Friday, 31 July 2020
XV 497 was moved to a new home this week arriving at the Flixton museum from the former RAF Bentwaters on Tuesday 28 July and being assembled for display...this video documents the arrival and reassembly in moving and still pictures. A single click to view here..
Wednesday, 22 July 2020
I guess for those of us 'oldies' quite a lot of what we do in modelling nowadays is driven by 'nostalgia'. It has become something of trend on forums everywhere to revisit some of those golden oldies from the 1970s and 1980s; ‘a kit you built as a kid’ group build was running a while back on Britmodeller. I more or less remember tackling all of those kits in their day. Mainly because there wasn’t any internet and whatever the local newsagents or Woolworths had in stock was what you built back then. Although I always remember 'Airfix Magazine' arriving through the letterbox on Saturday morning each month and devoured Alan Hall's and Bryan Philpott's model builds - especially those Ju 88 nightfighter and Bf 109 conversions from Bryan Philpott. Of course parents and relatives were always ready to buy you a model kit since no doubt they saw it as a constructive way for a child to spent his time, same with books. No doubt one of the reasons why I've ended up with a huge collection of books ..and unbuilt models. I well recall building the Airfix 24 scale Harrier in about a fortnight aged twelve years old. I doubt if I could do anything like that today!
Still living the nostalgia. I saw a lovely thread elsewhere on BM where the modeller stated that what he liked doing was simply building what was in the box. No additions or new parts or vacuform canopy or after-market of any description - you just build what is in the box. Just to remind yourself how much fun it is not worrying about washes, detailing and all the other things we now tend to have to have these days in our modelling lives, living in an era of 'super' kits and hi-grade aftermarket.
But Airfix was the staple of those days and in the last couple of years before other interests took me away from the hobby around 1978/79 my passion was building Luftwaffe kits. This coincided with the discovery in the local library of William Green's massive "Warplanes of the Third Reich" book. It was a book full of exotic machines and far too valuable to be loaned out of the library - you were allowed to study it in a special room and I still recall spending at least one set of summer holidays taking copious notes from it into a small notepad - aged about 11 or 12. Well-known author and Classic Publications founder Robert Forsyth told me that his interest in the Luftwaffe was stimulated in similar fashion - but he actually got his mum to buy him a copy of 'Warplanes..' ! Who knew then that this huge tome would be so decried nowadays by the Experten.
Frog models featured a lot in my youth - their Blackburn Shark and Barracuda kits I remember well. One of the vintage kits I built back then was the 1970-release of the FROG Ta 152. I would have been around 10 or 11 when I first built this kit. Of course this original FROG kit has been re-boxed by Revell and is still easily available. I built mine a while ago but having a box of Eduard Fw 190 spare bits to hand I have been 'inspired' to do up my old FROG model.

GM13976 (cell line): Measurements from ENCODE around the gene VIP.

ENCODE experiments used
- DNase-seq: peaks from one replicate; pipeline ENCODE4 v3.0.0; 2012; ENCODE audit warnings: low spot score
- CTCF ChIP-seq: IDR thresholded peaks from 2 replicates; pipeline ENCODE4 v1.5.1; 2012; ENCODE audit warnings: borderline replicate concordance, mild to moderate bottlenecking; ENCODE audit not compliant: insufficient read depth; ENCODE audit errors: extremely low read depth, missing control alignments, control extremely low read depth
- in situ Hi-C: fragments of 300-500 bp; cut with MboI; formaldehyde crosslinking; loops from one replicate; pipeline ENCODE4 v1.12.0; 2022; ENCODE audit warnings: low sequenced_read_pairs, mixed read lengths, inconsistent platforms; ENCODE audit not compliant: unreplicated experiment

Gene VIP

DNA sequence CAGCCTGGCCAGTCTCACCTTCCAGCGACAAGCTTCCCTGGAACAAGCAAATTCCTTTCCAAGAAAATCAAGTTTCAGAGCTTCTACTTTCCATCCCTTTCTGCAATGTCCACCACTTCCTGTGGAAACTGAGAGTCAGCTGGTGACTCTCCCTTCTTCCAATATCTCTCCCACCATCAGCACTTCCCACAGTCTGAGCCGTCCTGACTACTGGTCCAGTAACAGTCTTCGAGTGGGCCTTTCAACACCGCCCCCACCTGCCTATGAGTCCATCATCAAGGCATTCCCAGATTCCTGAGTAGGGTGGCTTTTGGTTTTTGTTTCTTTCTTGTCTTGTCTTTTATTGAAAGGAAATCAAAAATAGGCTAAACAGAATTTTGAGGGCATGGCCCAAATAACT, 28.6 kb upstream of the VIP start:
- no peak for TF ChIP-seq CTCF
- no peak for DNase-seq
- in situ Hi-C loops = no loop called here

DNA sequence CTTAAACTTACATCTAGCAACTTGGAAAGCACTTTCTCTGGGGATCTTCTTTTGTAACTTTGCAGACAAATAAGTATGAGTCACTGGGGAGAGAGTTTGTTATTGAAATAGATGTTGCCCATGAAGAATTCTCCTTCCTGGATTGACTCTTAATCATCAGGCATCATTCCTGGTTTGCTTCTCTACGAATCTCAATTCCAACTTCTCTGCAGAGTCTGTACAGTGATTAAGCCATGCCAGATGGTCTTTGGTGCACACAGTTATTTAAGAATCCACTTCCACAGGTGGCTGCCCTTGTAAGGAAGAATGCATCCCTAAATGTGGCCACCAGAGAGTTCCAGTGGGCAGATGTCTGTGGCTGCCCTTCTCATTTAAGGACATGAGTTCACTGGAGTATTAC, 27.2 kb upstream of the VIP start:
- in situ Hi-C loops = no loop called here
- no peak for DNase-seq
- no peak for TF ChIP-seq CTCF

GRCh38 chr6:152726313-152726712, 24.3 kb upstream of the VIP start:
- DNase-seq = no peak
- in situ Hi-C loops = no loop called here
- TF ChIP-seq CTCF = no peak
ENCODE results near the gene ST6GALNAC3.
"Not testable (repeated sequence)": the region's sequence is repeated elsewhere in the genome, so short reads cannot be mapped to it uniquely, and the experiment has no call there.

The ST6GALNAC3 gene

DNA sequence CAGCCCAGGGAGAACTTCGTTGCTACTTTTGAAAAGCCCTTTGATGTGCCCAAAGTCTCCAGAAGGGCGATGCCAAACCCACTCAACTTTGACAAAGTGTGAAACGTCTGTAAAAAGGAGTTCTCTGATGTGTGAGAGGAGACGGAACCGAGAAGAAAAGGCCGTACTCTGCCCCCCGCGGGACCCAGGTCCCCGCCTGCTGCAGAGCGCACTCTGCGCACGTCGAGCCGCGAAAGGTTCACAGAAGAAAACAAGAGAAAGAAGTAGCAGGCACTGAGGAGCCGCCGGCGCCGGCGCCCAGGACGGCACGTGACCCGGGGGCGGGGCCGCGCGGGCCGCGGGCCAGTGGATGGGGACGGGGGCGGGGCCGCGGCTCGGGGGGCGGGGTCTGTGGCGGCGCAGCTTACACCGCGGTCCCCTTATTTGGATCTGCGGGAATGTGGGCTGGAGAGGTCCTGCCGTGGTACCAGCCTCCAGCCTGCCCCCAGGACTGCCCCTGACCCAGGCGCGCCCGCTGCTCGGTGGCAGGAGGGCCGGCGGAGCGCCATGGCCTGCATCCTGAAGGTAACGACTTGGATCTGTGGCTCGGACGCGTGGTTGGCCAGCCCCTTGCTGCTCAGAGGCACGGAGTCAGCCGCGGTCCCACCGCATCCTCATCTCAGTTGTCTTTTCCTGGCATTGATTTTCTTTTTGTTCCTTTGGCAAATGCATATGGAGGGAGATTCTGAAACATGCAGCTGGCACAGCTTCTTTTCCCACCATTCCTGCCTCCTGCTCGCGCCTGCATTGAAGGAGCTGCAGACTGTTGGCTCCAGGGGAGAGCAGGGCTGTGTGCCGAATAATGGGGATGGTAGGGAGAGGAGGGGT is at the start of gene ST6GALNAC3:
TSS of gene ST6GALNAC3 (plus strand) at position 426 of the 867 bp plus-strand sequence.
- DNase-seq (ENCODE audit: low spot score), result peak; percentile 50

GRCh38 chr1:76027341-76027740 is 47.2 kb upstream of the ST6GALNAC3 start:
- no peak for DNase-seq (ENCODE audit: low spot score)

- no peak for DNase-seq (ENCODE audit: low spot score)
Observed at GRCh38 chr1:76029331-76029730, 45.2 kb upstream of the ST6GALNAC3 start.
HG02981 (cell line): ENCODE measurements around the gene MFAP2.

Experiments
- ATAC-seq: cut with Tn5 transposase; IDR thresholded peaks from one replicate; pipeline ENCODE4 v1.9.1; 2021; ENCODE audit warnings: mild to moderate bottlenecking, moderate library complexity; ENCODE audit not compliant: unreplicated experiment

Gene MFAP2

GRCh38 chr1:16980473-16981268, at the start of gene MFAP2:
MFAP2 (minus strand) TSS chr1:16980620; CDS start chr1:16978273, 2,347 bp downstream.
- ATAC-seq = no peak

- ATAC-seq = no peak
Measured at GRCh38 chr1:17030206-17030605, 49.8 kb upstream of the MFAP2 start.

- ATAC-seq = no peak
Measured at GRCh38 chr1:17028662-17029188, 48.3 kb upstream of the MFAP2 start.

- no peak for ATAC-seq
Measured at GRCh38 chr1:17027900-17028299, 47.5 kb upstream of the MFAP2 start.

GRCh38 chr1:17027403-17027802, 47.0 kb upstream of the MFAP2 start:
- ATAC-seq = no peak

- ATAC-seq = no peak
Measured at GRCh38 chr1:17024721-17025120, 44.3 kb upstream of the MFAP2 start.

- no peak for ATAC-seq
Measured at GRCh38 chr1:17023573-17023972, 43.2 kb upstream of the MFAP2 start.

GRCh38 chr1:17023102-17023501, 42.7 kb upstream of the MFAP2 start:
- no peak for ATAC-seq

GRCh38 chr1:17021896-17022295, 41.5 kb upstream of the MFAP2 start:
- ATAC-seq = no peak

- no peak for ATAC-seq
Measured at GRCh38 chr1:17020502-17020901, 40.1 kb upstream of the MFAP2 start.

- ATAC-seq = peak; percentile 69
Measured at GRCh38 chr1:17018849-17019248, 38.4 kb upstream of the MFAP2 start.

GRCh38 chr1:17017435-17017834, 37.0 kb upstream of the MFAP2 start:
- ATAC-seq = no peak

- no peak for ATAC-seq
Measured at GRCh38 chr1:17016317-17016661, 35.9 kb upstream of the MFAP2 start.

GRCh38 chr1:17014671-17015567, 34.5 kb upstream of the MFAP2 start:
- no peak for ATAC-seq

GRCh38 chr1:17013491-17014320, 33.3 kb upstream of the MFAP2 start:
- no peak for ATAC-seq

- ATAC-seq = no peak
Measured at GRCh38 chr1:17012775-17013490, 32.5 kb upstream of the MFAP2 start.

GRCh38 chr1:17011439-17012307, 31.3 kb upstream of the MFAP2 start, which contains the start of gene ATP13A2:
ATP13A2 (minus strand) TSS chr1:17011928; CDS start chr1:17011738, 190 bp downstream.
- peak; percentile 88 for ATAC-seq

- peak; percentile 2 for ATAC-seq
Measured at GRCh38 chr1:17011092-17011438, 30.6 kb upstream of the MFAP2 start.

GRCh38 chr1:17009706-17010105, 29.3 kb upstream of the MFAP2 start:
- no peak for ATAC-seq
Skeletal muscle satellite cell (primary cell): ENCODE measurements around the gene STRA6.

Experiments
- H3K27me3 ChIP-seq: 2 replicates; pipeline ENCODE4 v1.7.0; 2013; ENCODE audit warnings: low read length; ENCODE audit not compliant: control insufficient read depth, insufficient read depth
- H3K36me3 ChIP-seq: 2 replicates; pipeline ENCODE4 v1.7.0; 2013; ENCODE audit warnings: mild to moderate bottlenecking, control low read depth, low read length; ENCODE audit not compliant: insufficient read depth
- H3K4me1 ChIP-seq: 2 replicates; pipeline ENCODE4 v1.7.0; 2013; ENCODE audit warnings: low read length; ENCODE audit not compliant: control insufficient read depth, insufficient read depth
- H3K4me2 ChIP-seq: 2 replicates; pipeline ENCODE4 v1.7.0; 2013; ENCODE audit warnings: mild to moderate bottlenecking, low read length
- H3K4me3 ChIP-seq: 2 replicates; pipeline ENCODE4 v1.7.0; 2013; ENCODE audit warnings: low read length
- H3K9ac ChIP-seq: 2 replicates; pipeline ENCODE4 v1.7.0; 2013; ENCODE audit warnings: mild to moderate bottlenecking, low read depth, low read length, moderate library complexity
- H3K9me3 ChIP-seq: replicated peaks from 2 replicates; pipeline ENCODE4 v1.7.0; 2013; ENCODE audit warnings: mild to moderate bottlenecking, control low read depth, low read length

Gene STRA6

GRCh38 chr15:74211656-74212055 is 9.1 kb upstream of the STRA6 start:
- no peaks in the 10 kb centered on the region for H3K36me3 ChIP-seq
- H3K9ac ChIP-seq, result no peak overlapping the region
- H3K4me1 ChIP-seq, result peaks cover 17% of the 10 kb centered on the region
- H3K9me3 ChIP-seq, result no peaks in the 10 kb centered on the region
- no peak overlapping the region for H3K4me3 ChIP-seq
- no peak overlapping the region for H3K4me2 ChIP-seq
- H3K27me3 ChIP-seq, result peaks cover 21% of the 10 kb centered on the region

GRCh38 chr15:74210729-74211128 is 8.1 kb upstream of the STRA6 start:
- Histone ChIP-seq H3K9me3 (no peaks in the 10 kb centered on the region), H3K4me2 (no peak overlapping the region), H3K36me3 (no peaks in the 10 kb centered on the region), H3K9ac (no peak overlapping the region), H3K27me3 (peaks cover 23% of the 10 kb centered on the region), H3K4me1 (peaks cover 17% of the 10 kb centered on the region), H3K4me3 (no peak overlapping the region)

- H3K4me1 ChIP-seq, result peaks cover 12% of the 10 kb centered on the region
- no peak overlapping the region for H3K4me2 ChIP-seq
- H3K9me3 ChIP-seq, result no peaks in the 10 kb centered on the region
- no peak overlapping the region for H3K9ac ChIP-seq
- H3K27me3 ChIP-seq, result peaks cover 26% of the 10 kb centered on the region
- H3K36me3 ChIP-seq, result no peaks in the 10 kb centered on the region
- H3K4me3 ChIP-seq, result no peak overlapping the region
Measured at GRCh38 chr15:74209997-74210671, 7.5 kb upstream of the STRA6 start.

This is the finished model. I've tried to update it a little. The engine cowl has had plastic card gill's added and a etch grille in the top section. The otherwise completely smooth nose and upper fuselage parts have been scribed and the canopy/late war head armour and wheels are Eduard left-overs. A gear bay has been built and gear retraction jacks added. along with foot-step and a FuG aerial. There is even a half-decent cockpit tub with side panels, instrument panel and control column in there. The armament has been replaced with metal rod. Aerial wire from GS-Hypo Cement - a new tube so very fine, barely visible. Decals from the Kagero "JG 301" Air Miniatures book - 'green 4' is the Stab./JG 301 machine supposedly flown by Walter Loos in the last few weeks of the war. Paints are Xtracolor and Colourcoats enamels - reading my reference it would appear that there is no known camouflage 'plan' for the Ta 152, but mine is taken from the Eagle Monarch book on the type, who incidentally don't feature Loos' 'green 4' but do illustrate an all-red machine, which in my view was probably an 'invention' of the vets for a little 'fun' at some-one's expense ...
Tuesday, 7 July 2020
.... Eduard asked me to put together some text/markings schemes for a wilde Sau Limited Edition Dual Combo kit. While they didn’t go with all my choices, it was nice to be asked and at least have a hand in choosing the markings options ( ten in the box). A separate decal sheet is being released in August too. Kit just arrived;
The current issue of Eduard Info - a free download from Eduard.com - features some text and images that I compiled for this release....Episode One means that there will be another box of Bf 109 JG 300 schemes at a later date along with a box of Wilde Sau FW 190s...
Thursday, 11 June 2020
ROYAL NAVY F-4 K PHANTOM FG 1 - publicity photo by Peter R March as a 'news item' covering the embarkation of 892 NAS aboard HMS Ark Royal for the first time. The color shot of the Royal Navy's first F-4 K is dated 22 June 1966.